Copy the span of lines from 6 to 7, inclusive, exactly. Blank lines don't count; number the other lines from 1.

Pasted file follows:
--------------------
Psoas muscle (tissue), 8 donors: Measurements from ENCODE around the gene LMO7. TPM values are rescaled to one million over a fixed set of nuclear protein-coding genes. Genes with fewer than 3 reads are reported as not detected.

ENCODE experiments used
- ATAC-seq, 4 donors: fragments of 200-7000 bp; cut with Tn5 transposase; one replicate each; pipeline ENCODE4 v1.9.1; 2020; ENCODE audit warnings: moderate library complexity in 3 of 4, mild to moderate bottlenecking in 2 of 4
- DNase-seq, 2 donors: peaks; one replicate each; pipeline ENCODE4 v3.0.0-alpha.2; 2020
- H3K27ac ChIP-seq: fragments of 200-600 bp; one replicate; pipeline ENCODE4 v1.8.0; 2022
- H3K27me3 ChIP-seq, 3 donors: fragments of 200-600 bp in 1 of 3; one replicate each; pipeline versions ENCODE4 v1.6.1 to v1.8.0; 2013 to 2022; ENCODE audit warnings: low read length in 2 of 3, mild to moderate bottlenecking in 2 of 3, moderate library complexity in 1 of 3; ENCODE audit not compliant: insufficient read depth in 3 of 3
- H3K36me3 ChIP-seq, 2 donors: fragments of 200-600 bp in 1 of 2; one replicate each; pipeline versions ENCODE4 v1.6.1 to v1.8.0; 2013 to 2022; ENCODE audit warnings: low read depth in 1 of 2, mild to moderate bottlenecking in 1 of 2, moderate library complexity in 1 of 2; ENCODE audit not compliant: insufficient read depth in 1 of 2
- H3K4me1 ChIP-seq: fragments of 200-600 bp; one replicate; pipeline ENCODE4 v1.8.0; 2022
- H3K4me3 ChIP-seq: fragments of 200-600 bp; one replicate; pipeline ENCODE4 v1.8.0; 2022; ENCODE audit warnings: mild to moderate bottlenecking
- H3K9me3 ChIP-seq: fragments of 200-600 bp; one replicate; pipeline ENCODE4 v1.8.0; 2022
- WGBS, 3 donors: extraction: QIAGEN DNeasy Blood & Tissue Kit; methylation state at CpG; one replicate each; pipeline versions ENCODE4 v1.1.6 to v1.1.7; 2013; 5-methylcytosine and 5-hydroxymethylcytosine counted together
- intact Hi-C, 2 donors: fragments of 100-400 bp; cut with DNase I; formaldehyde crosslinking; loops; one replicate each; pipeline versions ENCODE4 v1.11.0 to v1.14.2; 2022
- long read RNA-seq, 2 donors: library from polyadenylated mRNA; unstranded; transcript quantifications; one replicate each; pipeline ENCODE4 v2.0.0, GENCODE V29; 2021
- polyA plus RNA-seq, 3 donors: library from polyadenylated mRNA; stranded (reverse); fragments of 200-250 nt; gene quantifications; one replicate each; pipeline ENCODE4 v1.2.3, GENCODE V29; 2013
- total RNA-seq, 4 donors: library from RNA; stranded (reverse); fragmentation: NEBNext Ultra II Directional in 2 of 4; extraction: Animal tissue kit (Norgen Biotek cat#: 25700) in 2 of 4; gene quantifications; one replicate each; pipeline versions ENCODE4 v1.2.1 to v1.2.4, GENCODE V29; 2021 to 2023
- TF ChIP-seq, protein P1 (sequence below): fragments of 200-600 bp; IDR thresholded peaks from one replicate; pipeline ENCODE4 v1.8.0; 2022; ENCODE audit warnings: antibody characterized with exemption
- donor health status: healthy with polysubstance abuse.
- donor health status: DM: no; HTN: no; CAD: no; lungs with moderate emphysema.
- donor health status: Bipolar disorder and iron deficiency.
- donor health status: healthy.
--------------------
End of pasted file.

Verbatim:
- H3K27me3 ChIP-seq, 3 donors: fragments of 200-600 bp in 1 of 3; one replicate each; pipeline versions ENCODE4 v1.6.1 to v1.8.0; 2013 to 2022; ENCODE audit warnings: low read length in 2 of 3, mild to moderate bottlenecking in 2 of 3, moderate library complexity in 1 of 3; ENCODE audit not compliant: insufficient read depth in 3 of 3
- H3K36me3 ChIP-seq, 2 donors: fragments of 200-600 bp in 1 of 2; one replicate each; pipeline versions ENCODE4 v1.6.1 to v1.8.0; 2013 to 2022; ENCODE audit warnings: low read depth in 1 of 2, mild to moderate bottlenecking in 1 of 2, moderate library complexity in 1 of 2; ENCODE audit not compliant: insufficient read depth in 1 of 2